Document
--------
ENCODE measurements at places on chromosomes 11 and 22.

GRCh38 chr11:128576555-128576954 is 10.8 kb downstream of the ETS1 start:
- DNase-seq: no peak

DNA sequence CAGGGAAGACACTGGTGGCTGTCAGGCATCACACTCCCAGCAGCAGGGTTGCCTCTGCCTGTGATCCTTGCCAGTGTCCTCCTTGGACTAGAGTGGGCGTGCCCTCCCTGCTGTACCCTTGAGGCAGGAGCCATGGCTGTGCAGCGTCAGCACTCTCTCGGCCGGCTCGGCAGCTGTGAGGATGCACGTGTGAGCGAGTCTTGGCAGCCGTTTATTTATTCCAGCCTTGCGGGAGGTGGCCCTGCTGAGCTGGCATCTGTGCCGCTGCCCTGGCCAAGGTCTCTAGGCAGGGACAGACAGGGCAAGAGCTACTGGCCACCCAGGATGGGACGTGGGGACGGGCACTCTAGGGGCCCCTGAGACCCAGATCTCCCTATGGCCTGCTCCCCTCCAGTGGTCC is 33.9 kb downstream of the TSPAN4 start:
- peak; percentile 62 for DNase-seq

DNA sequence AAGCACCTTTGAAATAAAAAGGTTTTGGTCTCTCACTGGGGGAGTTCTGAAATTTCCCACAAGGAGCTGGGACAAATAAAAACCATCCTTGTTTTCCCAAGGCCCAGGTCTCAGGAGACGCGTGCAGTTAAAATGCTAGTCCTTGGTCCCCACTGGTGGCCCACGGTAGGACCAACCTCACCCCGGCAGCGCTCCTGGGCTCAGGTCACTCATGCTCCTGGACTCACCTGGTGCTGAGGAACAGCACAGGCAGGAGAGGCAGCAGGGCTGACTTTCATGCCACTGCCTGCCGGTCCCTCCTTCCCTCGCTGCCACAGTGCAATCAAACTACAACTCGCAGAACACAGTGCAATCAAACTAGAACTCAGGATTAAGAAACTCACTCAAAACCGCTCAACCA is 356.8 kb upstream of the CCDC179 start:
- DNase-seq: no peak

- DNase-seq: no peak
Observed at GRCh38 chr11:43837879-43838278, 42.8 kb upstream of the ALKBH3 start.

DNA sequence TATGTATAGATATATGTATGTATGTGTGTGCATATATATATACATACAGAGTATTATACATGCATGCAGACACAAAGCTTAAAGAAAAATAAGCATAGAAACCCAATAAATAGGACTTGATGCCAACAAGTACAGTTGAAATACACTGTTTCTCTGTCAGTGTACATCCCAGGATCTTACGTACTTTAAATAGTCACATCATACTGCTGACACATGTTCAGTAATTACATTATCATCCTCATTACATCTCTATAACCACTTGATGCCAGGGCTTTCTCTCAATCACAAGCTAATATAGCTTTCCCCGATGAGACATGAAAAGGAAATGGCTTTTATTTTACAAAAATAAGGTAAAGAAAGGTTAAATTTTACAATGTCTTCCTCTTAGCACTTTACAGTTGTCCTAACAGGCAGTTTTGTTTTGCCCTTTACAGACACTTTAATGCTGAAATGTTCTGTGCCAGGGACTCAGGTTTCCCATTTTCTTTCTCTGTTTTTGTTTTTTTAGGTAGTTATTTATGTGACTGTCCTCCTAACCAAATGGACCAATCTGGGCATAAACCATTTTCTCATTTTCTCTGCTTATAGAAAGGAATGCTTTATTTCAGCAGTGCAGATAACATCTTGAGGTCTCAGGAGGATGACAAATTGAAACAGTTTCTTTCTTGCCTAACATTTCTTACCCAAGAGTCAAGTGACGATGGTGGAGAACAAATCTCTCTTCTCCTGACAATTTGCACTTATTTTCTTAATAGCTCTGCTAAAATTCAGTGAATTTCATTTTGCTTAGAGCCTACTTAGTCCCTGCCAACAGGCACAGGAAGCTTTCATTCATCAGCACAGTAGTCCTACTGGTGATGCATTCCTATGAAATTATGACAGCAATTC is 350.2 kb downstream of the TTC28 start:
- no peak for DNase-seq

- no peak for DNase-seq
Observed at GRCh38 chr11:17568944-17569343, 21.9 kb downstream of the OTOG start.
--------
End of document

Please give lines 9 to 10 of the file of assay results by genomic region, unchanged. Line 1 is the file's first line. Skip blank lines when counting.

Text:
Observed at GRCh38 chr11:43837879-43838278, 42.8 kb upstream of the ALKBH3 start.

DNA sequence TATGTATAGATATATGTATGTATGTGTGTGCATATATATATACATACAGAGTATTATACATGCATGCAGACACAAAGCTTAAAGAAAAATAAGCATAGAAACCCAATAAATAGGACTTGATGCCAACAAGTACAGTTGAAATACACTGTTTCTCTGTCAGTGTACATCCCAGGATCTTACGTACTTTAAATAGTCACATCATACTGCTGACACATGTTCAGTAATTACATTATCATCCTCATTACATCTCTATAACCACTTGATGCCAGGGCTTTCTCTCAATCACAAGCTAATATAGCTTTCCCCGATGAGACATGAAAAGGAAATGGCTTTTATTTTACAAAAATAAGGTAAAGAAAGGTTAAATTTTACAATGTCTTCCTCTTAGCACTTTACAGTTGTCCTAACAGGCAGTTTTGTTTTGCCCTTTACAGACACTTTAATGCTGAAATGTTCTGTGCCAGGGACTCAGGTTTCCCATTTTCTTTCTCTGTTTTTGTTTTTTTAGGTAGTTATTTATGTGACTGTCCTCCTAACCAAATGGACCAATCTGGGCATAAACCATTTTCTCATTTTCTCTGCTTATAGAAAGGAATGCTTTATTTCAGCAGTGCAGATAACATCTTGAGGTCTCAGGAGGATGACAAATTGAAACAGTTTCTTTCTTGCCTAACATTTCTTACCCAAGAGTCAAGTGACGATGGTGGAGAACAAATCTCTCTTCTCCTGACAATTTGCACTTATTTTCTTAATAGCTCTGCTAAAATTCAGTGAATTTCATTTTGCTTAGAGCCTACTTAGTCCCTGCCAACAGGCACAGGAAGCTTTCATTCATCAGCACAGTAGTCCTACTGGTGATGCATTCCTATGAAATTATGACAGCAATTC is 350.2 kb downstream of the TTC28 start: